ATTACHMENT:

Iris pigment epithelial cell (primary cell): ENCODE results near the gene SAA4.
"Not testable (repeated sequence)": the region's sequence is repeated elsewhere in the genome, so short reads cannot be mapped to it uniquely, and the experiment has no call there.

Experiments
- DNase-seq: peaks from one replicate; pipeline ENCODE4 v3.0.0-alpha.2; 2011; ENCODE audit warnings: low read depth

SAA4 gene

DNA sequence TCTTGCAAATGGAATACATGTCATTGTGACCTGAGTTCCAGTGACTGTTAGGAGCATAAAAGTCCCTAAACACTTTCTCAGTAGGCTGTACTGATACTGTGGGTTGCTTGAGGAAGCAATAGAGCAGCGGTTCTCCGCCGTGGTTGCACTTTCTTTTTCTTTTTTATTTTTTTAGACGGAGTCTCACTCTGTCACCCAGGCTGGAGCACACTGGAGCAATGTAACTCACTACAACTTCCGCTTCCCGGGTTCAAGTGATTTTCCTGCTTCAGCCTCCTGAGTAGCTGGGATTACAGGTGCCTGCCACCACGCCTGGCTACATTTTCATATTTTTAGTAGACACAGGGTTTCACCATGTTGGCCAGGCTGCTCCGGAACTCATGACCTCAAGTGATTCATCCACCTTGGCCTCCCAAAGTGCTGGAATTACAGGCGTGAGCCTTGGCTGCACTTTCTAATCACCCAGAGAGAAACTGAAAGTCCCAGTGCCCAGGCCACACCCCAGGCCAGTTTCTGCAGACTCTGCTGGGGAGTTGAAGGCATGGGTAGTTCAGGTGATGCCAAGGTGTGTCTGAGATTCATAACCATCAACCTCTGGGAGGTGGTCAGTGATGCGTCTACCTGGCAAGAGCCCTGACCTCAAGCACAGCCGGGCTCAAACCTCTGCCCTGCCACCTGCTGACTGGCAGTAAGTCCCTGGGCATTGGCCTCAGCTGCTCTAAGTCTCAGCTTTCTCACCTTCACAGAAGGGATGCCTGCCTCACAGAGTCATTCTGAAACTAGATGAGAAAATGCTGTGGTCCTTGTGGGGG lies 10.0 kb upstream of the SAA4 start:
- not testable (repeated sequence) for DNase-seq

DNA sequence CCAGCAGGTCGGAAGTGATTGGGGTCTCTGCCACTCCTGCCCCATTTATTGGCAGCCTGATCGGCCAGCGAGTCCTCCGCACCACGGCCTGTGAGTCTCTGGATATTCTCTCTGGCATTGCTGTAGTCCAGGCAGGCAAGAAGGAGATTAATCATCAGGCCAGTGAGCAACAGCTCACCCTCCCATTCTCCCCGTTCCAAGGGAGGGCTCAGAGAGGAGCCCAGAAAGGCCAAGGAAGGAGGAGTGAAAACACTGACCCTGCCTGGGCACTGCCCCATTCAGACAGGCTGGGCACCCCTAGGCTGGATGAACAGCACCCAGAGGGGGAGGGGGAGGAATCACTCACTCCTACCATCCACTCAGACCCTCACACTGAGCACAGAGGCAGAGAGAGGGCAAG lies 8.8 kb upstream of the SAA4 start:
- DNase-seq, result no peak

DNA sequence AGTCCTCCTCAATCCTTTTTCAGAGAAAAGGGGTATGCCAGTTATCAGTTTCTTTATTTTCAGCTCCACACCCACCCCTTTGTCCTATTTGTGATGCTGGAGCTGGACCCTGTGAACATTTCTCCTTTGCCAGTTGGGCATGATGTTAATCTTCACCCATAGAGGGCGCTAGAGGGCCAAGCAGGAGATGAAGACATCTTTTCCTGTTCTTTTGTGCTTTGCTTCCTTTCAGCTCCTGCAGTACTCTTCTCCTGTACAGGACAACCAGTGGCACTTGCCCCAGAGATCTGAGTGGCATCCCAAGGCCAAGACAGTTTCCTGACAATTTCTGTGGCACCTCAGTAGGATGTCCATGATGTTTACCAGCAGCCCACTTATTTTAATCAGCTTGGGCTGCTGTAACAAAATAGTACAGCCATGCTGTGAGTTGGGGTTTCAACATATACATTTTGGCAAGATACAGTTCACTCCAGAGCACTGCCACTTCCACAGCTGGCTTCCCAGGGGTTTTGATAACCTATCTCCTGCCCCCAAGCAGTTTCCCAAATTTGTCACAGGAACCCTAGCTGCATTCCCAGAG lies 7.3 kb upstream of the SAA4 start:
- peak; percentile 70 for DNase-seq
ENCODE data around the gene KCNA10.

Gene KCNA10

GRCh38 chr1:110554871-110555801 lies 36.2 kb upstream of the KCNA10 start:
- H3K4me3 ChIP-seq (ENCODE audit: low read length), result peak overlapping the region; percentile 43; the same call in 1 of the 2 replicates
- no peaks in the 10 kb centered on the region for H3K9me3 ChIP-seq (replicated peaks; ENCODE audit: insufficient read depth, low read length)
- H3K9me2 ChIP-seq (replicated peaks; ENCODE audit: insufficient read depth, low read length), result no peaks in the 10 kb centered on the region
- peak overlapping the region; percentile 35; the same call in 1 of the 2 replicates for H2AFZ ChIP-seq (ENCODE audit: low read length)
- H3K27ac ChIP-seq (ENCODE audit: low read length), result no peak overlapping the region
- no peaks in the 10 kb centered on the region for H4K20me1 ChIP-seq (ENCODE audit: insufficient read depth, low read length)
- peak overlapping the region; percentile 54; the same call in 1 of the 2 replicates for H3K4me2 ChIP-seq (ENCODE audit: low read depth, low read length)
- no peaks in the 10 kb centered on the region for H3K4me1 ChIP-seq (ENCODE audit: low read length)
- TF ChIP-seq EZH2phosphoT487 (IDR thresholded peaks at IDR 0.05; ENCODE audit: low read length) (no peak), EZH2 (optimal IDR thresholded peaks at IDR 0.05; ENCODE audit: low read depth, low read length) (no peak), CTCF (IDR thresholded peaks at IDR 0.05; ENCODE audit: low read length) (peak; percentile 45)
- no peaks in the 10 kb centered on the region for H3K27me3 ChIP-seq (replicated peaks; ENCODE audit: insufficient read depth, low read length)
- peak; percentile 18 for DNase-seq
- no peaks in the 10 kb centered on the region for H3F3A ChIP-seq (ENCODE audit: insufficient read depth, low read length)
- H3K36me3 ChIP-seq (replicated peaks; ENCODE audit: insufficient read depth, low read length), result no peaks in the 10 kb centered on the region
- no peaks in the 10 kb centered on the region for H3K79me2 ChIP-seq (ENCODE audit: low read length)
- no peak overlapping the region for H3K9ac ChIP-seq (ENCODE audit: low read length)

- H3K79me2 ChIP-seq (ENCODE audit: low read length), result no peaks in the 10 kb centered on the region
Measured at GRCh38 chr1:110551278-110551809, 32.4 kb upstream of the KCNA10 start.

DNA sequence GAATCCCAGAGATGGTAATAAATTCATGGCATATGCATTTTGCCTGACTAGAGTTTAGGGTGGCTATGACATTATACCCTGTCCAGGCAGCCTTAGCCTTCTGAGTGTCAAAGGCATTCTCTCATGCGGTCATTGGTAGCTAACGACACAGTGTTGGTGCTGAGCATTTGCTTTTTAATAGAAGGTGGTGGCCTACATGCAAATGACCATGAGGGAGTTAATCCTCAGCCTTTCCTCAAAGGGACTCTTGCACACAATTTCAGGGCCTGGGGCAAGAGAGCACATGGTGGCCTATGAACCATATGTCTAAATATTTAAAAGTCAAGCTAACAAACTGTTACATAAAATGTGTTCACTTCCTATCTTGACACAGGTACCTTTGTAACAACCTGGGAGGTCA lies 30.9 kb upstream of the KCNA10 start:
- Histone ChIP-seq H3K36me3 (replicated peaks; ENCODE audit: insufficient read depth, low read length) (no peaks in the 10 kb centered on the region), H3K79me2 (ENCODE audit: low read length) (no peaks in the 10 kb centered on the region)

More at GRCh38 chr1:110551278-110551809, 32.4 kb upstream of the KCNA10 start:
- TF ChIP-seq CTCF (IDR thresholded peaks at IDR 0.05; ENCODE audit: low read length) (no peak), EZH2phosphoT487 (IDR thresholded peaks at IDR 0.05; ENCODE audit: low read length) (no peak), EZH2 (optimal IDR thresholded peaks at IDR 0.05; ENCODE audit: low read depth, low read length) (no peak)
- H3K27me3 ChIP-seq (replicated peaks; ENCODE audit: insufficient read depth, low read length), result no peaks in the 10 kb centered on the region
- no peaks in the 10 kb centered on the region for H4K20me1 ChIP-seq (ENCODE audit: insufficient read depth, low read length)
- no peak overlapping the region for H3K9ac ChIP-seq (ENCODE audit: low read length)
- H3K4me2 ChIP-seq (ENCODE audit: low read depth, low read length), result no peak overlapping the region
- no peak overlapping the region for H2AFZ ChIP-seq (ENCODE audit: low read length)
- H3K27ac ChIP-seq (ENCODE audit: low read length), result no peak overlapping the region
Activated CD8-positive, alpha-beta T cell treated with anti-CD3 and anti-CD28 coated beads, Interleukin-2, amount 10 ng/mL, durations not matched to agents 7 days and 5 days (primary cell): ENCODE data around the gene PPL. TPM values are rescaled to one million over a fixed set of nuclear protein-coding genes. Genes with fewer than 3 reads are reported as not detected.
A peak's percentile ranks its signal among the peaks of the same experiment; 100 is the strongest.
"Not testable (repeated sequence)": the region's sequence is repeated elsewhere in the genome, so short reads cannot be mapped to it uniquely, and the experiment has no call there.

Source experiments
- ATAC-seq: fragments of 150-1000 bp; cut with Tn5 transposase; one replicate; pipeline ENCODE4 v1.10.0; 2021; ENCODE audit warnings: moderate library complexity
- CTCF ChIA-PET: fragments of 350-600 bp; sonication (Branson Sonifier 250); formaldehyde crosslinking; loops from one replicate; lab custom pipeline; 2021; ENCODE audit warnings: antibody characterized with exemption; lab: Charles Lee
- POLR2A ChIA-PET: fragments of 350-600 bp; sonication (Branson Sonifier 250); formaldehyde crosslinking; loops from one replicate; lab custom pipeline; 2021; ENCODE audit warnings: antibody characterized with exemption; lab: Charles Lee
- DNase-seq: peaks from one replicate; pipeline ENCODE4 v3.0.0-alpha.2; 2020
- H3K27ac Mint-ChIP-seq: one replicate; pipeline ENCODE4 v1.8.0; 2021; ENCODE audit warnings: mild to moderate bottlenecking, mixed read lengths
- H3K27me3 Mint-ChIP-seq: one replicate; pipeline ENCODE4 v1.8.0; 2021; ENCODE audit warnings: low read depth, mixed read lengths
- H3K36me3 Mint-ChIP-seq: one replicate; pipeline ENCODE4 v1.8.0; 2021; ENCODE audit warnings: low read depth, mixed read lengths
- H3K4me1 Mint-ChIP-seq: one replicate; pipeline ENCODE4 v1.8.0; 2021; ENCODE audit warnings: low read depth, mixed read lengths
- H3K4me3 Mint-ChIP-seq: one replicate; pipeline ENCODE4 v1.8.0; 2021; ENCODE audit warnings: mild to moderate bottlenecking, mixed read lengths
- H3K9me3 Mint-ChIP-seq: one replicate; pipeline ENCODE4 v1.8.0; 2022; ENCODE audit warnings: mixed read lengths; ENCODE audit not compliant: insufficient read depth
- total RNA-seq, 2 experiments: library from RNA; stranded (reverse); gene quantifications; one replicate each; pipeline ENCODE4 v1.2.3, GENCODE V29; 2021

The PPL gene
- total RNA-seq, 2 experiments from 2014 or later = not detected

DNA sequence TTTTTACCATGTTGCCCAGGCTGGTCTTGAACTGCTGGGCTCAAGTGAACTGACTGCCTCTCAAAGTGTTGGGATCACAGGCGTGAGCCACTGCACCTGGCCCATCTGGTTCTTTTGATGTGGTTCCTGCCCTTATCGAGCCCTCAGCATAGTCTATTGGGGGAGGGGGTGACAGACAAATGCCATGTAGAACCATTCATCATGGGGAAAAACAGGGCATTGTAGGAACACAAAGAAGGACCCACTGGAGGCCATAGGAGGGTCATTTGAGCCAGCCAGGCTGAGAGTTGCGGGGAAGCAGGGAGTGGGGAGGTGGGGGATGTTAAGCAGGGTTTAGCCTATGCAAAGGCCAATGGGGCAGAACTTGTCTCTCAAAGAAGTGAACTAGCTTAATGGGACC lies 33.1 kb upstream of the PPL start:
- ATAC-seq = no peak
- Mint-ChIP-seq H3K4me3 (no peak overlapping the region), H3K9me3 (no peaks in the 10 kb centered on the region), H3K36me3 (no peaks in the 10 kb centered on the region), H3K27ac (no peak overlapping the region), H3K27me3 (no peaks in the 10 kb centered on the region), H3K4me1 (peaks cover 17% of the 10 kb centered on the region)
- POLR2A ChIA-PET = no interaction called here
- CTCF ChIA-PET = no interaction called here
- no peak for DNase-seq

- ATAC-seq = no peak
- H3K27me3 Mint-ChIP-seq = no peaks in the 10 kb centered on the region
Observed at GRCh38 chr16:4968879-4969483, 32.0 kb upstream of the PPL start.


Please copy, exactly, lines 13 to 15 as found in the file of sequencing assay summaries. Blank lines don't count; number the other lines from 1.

Gene KCNA10

GRCh38 chr1:110554871-110555801 lies 36.2 kb upstream of the KCNA10 start:
- H3K4me3 ChIP-seq (ENCODE audit: low read length), result peak overlapping the region; percentile 43; the same call in 1 of the 2 replicates